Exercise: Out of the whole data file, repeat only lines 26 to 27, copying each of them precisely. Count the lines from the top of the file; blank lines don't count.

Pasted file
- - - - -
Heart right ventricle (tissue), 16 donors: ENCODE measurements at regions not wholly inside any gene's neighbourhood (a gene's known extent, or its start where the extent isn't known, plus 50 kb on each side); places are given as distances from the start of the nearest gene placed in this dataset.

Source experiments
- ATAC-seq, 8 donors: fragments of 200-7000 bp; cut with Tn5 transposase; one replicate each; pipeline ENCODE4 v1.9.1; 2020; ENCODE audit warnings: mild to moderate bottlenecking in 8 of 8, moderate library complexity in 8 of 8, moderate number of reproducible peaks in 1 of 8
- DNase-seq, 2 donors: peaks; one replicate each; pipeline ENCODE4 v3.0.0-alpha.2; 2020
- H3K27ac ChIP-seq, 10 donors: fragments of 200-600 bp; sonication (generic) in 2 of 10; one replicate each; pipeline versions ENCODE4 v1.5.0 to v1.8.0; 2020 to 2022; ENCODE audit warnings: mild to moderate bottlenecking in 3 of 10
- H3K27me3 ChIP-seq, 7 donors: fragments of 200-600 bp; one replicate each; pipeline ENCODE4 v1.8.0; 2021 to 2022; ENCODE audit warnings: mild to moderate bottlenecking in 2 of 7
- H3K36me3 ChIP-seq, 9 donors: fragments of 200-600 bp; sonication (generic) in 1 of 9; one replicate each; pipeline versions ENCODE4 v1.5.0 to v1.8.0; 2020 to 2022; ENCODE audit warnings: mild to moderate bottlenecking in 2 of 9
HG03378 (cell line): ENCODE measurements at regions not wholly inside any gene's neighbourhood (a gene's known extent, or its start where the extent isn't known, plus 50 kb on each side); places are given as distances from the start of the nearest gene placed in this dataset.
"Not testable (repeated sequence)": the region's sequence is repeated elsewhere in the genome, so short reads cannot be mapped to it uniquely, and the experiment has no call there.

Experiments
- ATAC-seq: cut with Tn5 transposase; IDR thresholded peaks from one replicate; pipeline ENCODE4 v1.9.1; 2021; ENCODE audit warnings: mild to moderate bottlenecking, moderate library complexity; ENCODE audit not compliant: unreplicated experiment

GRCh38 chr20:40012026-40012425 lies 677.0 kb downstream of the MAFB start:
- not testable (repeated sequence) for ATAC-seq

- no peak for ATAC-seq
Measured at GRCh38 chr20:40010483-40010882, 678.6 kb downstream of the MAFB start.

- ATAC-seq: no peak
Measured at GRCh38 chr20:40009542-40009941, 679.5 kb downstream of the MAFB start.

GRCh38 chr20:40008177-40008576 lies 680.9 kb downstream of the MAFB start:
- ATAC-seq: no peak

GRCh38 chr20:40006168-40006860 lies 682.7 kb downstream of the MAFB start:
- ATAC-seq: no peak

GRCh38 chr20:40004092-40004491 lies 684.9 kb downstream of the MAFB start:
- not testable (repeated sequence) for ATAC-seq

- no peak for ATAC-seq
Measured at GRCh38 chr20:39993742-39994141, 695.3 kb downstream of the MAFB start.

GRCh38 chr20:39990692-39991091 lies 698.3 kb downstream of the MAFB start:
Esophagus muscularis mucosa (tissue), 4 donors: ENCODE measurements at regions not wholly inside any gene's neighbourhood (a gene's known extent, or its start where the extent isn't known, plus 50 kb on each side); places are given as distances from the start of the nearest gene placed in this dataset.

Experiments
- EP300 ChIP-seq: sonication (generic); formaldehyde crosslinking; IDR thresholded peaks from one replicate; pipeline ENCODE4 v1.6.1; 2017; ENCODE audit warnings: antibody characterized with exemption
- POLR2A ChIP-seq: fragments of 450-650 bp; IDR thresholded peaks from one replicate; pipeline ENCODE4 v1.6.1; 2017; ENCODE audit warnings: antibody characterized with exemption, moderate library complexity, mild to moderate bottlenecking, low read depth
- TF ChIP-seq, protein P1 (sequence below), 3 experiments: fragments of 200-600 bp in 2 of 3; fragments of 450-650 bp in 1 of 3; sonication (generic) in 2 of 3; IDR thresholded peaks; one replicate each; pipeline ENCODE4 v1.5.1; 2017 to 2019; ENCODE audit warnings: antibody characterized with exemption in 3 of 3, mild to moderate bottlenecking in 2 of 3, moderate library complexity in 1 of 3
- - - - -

GRCh38 chr20:39990692-39991091 lies 698.3 kb downstream of the MAFB start:
Esophagus muscularis mucosa (tissue), 4 donors: ENCODE measurements at regions not wholly inside any gene's neighbourhood (a gene's known extent, or its start where the extent isn't known, plus 50 kb on each side); places are given as distances from the start of the nearest gene placed in this dataset.